Mazars’ Salzmann says a lot of current investment is related to business support services, with Czech education providing a big draw. “It is more expensive [now],” he notes, “but it’s much easier to find skilled people.” However, he worries that the advantage of education may not always be reliable. Blaming weak salaries, Salzmann points out that “young people may not consider the teaching profession anymore, which will lead to a drop in the quality of Czech education.”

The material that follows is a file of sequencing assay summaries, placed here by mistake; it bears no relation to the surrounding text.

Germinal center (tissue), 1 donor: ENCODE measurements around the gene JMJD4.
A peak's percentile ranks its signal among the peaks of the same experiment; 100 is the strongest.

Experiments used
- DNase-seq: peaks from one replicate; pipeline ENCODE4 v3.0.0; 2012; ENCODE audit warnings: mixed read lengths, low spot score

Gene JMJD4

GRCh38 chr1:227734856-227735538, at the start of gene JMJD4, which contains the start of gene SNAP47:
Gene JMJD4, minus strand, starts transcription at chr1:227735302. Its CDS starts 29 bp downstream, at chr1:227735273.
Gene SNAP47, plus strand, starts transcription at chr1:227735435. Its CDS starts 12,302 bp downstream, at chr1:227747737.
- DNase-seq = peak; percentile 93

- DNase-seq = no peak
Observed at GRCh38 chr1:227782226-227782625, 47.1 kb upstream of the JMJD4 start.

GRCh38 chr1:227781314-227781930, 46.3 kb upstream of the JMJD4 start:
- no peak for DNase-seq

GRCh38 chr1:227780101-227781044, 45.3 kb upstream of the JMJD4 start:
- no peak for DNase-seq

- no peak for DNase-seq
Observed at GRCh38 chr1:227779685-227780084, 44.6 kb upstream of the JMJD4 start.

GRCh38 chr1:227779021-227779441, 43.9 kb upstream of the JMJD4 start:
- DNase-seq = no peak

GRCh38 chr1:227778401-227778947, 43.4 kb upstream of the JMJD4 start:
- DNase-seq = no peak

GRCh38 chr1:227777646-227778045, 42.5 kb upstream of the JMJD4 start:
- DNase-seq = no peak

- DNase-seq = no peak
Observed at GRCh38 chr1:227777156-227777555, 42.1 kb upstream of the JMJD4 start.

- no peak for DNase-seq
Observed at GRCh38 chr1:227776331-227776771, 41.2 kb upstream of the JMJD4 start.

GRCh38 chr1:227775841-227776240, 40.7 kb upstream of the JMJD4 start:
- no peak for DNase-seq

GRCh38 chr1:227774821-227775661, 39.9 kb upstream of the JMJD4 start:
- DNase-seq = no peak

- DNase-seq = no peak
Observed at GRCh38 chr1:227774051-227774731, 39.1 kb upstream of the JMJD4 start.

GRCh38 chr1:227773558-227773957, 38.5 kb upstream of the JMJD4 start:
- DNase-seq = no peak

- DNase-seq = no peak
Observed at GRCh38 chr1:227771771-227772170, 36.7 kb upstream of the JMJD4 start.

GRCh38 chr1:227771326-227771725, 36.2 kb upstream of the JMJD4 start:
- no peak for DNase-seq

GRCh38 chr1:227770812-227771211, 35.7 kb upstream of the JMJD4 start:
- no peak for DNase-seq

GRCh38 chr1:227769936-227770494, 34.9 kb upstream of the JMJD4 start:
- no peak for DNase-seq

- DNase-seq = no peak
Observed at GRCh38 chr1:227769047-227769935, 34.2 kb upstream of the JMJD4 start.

Indeed, another French investment in back-office work was slowed by a lack of qualified staffing. Rhodia, a French chemical company, signed a deal with Accenture in 2000 to consolidate its European accounting and finance network into one office in Prague. The project was impressive not only because outsourcing, at the time, was rare for a French company, but also in terms of the size – it streamlined an operation that had been spread through 60 locations in seven European countries. Some problems did arise in the second phase when activities in France, Switzerland and Slovakia were integrated. Paul Van Beveren, the man in charge of the changeover, said time was lost filling “knowledge gaps”, as there weren’t enough recruits to do the job. Still, Van Beveren says the project is progressing, and Rhodia expects to see cost savings of nearly 30% from the move.